After observing the power of the new system in practice, OpenAI elected not to release the fully trained model. In the lead up to its release in February, there had been heightened awareness about “deepfakes”—synthetic images and videos, generated via machine learning techniques, in which people do and say things they haven’t really done and said. Researchers at OpenAI worried that GPT-2 could be used to essentially create deepfake text, making it harder for people to trust textual information online.
Responses to this decision varied. On one hand, OpenAI’s caution prompted an overblown reaction in the media, with articles about the “dangerous” technology feeding into the Frankenstein narrative that often surrounds developments in AI.
Others took issue with OpenAI’s self-promotion, with some even suggesting that OpenAI purposefully exaggerated GPT-2s power in order to create hype—while contravening a norm in the AI research community, where labs routinely share data, code, and pre-trained models. As machine learning researcher Zachary Lipton tweeted, “Perhaps what's *most remarkable* about the @OpenAI controversy is how *unremarkable* the technology is. Despite their outsize attention & budget, the research itself is perfectly ordinary—right in the main branch of deep learning NLP research.”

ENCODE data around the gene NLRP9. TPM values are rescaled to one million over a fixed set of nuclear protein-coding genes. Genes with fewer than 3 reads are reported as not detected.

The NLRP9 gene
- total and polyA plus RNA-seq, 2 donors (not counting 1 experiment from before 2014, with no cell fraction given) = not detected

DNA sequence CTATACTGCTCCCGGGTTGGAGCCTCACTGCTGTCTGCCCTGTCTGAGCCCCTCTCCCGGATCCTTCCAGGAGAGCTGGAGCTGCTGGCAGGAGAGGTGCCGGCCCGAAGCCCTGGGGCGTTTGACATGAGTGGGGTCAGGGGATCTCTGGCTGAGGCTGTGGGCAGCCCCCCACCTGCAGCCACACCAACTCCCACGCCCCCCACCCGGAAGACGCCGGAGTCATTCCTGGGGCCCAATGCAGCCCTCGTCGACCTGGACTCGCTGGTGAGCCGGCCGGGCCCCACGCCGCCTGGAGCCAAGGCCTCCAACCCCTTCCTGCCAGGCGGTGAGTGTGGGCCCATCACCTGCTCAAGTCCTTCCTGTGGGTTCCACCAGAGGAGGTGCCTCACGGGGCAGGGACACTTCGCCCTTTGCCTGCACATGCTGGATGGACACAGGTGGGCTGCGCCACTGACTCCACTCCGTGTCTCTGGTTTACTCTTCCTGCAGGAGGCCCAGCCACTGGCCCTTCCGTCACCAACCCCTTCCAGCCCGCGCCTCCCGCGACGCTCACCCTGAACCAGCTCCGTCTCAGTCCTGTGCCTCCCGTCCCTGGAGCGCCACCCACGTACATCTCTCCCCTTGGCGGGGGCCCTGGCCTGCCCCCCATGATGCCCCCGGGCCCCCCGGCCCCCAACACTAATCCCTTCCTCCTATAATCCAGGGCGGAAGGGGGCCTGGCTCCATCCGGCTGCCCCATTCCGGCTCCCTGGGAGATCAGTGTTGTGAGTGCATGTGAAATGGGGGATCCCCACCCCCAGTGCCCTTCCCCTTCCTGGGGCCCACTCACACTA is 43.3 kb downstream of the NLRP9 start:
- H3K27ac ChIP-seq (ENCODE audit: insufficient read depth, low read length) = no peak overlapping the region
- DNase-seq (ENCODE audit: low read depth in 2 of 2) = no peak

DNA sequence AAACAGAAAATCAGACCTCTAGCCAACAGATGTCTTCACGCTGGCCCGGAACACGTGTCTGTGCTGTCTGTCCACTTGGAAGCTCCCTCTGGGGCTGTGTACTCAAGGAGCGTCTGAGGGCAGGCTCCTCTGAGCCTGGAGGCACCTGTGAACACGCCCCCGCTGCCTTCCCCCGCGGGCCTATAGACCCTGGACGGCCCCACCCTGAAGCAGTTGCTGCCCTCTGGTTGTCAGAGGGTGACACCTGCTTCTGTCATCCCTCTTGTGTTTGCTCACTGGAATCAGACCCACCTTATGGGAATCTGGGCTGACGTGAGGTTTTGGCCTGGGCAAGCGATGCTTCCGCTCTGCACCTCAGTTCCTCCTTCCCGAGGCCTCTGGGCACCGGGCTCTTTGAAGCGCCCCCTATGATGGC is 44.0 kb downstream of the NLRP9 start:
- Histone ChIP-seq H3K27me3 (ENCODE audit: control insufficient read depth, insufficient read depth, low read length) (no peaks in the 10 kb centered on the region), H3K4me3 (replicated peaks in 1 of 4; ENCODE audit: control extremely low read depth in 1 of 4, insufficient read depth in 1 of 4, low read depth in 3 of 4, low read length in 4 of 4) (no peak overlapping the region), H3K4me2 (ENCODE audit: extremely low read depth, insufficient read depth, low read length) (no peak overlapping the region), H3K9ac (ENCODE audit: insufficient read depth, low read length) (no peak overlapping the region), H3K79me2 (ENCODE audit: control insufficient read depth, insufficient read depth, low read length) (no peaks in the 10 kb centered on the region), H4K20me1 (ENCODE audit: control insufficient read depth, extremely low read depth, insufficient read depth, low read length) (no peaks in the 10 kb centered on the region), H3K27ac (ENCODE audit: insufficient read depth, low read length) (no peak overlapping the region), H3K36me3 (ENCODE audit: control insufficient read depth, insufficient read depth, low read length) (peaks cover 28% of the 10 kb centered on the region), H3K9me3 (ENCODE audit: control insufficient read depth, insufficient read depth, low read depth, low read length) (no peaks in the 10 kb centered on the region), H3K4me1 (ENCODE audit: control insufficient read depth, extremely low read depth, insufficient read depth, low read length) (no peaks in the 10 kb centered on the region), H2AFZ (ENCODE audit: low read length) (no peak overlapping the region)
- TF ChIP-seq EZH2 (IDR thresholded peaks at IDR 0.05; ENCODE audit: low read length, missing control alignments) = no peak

OpenAI stood by its decision to release only a limited version of GPT-2, but has since released larger models for other researchers and the public to experiment with. As yet, there has been no reported case of a widely distributed fake news article generated by the system. But there have been a number of interesting spin-off projects, including GPT-2 poetry and a webpage where you can prompt the system with questions yourself.
Mimicking humans on Reddit, the bots have long conversations about a variety of topics, including conspiracy theories and
Star Wars movies.
There’s even a Reddit group populated entirely with text produced by GPT-2-powered bots. Mimicking humans on Reddit, the bots have long conversations about a variety of topics, including conspiracy theories and Star Wars movies.
This bot-powered conversation may signify the new condition of life online, where language is increasingly created by a combination of human and non-human agents, and where maintaining the distinction between human and non-human, despite our best efforts, is increasingly difficult.
The idea of using rules, mechanisms, and algorithms to generate language has inspired people in many different cultures throughout history. But it’s in the online world that this powerful form of wordcraft may really find its natural milieu—in an environment where the identity of speakers becomes more ambiguous, and perhaps, less relevant. It remains to be seen what the consequences will be for language, communication, and our sense of human identity, which is so bound up with our ability to speak in natural language.
This is the sixth installment of a six-part series on the history of natural language processing. Last week’s post explained how an innocent Microsoft chatbot turned instantly racist on Twitter.
You can also check out our prior series on the untold history of AI. Continue reading